Priority: Research to identify and investigate causes of adverse pregnancy and infant outcomes that may be associated with antiretroviral therapy in pregnancy to improve understanding of how such exposures contribute to maternal morbidity and mortality, stillbirth, preterm birth, and the long-term health of women and their children.

HIV: Cure/Remission in Infants and Children

Strategic Plan Theme 4: Improving Child and Adolescent Health and the Transition to Adulthood
Strategic Plan Theme 5: Advancing Safe and Effective Therapeutics and Devices for Pregnant and Lactating Women, Children, and People with Disabilities
Strategic Plan Cross-Cutting Topics: Disease Prevention, Global Health, Health Disparities, Infectious Disease

Gap: HIV cure strategies may be different for infants and children than adults. To identify potential new treatment approaches for infants and children, there is a critical need for innovative investigations in humans, the study of existing biospecimens and data, and the development and study of a diverse set of model organisms and other systems to enhance our understanding of HIV cure and remission.

Priority: Study and characterize HIV latency, reservoirs, and persistence and pursue potential strategies, including vaccine- and other immune-based therapy research, for HIV cure/remission in infants and children.

Immune Crosstalk in Infant Immune System Development

Strategic Plan Theme 1: Understanding the Molecular, Cellular, and Structural Basis of Development
Strategic Plan Theme 2: Promoting Gynecologic, Andrologic, and Reproductive Health
Strategic Plan Cross-Cutting Topics: Infectious Disease, Nutrition

Gap: Infectious pathogens and other cellular and noncellular elements may influence immune crosstalk in pregnant women and their fetuses, thus affecting development of infant and childhood immunity.

Priority: Support basic science and translational research to understand immune crosstalk in pregnant women, placenta, and fetus, including the contributions of microbiome/virome, nutritional status, and host-pathogen interactions on the development of the infant immune system into childhood.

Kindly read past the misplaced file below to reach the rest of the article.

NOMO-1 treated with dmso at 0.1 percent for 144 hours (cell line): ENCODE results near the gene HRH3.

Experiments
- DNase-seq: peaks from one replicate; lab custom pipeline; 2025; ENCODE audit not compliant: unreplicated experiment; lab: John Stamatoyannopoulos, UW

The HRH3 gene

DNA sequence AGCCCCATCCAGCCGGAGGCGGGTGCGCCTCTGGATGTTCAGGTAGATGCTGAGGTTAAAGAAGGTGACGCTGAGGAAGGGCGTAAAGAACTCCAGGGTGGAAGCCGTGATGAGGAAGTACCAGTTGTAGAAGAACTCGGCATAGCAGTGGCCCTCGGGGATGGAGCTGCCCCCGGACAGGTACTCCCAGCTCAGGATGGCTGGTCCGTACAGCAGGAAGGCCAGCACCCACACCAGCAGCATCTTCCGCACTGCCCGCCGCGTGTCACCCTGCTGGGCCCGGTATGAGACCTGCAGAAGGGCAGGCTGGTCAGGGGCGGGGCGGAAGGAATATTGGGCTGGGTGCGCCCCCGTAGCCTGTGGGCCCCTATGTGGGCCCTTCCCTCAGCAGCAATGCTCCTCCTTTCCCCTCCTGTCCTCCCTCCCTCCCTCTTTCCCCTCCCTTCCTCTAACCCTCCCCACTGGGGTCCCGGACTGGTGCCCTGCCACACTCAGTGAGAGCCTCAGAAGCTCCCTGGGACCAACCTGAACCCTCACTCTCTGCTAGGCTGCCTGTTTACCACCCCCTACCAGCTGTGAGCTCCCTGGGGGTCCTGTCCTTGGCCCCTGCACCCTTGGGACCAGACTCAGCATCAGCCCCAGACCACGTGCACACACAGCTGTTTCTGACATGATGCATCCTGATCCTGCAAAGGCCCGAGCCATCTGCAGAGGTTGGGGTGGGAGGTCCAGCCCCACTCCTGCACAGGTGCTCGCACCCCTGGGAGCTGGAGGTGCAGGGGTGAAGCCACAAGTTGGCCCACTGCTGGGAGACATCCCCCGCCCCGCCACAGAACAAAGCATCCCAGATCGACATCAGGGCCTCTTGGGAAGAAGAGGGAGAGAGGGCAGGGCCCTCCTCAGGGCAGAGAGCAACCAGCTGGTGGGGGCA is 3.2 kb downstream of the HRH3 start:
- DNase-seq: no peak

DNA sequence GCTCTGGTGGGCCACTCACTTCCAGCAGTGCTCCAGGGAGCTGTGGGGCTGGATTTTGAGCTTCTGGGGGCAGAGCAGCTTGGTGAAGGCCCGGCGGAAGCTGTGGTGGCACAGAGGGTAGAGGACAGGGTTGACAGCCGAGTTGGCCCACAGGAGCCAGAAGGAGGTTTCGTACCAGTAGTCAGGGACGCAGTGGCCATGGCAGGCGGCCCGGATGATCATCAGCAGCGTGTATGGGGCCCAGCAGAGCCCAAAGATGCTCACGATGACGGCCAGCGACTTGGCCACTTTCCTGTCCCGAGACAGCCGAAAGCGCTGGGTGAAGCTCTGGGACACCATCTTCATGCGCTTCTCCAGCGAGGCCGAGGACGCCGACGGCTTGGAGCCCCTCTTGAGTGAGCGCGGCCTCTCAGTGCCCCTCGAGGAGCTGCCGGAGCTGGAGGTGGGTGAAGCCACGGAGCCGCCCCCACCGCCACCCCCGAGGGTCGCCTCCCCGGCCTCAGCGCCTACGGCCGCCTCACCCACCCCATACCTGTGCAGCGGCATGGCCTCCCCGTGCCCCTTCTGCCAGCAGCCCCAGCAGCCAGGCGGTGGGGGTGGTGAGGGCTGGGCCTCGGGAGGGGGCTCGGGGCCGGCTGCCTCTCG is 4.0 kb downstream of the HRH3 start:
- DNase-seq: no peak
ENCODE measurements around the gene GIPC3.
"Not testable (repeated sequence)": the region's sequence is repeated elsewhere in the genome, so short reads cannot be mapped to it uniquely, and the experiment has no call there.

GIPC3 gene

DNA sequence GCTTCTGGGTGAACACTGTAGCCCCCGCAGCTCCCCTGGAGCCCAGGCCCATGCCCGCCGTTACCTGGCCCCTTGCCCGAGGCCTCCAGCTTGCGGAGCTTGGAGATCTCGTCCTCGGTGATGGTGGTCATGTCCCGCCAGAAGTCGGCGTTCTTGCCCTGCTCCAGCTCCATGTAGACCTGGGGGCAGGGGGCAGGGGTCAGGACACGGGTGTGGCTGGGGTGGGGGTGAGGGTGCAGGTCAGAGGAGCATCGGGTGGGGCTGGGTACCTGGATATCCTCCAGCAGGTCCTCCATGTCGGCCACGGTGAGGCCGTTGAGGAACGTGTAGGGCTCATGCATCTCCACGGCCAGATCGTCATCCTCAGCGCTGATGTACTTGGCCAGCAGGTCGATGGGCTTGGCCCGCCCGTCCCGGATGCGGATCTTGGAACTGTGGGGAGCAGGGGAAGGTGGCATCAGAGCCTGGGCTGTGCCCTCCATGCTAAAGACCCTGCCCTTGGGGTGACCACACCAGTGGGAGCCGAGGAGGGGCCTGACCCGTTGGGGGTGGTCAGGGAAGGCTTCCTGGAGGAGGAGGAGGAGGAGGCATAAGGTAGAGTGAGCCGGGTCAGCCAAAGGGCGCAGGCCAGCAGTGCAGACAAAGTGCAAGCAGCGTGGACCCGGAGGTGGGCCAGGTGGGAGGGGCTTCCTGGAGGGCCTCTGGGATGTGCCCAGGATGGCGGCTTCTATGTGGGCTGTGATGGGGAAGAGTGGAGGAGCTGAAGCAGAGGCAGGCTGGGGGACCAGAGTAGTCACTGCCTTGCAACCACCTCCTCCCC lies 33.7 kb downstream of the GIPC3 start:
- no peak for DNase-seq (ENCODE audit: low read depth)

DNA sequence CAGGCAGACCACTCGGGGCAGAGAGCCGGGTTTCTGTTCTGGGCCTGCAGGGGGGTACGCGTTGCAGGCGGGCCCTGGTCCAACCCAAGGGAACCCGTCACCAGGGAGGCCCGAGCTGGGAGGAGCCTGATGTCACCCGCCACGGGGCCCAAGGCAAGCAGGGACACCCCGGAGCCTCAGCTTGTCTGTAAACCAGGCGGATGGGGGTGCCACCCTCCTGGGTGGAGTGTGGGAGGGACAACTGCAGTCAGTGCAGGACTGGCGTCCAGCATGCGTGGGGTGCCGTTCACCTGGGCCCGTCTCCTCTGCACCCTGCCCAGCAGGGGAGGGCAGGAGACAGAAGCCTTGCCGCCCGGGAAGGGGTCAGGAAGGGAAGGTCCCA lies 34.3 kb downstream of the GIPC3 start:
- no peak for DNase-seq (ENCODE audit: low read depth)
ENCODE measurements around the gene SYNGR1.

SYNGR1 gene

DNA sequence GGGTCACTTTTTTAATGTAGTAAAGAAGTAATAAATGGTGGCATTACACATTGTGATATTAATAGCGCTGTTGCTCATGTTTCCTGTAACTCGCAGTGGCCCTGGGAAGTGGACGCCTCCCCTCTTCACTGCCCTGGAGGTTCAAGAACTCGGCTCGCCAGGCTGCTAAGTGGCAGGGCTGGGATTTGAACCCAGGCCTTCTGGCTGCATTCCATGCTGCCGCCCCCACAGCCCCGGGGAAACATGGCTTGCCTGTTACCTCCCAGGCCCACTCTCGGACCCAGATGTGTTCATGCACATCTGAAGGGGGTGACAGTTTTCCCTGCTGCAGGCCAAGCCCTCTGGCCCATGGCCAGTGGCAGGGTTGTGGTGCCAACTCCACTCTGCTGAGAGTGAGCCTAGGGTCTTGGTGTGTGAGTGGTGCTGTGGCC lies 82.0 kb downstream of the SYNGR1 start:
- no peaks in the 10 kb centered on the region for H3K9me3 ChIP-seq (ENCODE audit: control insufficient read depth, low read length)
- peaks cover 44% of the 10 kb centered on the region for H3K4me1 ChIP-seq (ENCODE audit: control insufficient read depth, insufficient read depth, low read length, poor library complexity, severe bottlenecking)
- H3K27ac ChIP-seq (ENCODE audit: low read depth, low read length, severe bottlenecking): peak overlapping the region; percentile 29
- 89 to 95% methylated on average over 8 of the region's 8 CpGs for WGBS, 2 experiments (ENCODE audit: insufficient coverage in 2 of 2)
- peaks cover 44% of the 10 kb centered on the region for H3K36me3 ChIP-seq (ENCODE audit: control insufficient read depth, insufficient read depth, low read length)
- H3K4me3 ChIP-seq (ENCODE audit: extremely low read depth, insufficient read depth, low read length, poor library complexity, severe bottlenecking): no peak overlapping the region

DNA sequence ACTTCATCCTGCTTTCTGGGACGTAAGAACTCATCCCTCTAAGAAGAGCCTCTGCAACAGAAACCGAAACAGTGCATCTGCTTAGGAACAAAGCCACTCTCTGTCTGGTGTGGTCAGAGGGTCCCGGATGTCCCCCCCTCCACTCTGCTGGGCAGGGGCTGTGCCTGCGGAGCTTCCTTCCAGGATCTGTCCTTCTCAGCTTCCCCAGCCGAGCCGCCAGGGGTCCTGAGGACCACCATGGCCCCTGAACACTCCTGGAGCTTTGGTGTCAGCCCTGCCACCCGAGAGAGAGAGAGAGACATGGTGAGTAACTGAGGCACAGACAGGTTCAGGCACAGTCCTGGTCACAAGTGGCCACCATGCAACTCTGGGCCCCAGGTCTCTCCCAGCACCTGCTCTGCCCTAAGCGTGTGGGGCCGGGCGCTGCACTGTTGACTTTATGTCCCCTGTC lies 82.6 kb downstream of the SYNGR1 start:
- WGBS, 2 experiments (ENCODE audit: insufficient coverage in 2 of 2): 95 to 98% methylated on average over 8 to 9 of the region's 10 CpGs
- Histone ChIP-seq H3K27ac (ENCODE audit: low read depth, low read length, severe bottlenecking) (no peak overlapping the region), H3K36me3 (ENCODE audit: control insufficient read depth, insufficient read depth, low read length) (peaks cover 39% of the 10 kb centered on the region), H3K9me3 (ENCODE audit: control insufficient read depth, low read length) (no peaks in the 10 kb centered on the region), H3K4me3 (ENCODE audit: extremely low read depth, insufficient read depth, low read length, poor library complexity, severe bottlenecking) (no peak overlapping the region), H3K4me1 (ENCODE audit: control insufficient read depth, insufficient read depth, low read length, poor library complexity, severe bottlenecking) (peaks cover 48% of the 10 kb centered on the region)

Congruent with MPIDB’s mission, a number of research programs and networks are supported to improve health outcomes among our populations of interest. Two major priorities for the clinical research networks are: 1) HIV (and TB) therapeutics in infants, children, adolescents, and pregnant women; and 2) epidemiologic research in individuals living with HIV or at risk for HIV, including infants, children, adolescents, and young adults who were exposed to HIV in utero.

  • Sonia Lee, Acting Branch Chief
    Main Research Areas: Adolescent HIV; neurodevelopment and assessment; behavioral science, including HIV acquisition and HIV exposure in infants, children, and adolescents; programs and networks
  • Denise Russo, Deputy Branch Chief
    Main Research Areas: HIV in women; infant immunity
  • Samantha Calabrese, Public Health Analyst
    Main Research Areas: Portfolio analysis methodology; epidemiology; Zika
  • Bill Kapogiannis, Medical Officer
    Main Research Areas: Adolescent HIV prevention and treatment; youth HIV pre-exposure prophylaxis; youth HIV care continuum; HIV vaccines; emerging infectious diseases; adult and pediatric infectious diseases
  • Eric Lorenzo, Health Scientist Administrator
    Main Research Areas: HIV cure; HIV persistence/latency and reservoirs
  • Sai Majji, Program Officer
    Main Research Areas: Vaccines, immune-prophylactics, and therapeutics research in HIV, TB, and malaria infections in infants, children, adolescents, and pregnant and non-pregnant women; regulatory affairs and clinical trial monitoring and data management
  • Jack Moye, Medical Officer
    Main Research Areas: Laboratory quality assurance; biospecimen repository management; virology and immunology research; epidemiologic cohort studies and clinical trials
  • Ayanna Brummell, Extramural Scientific Assistant

Highlights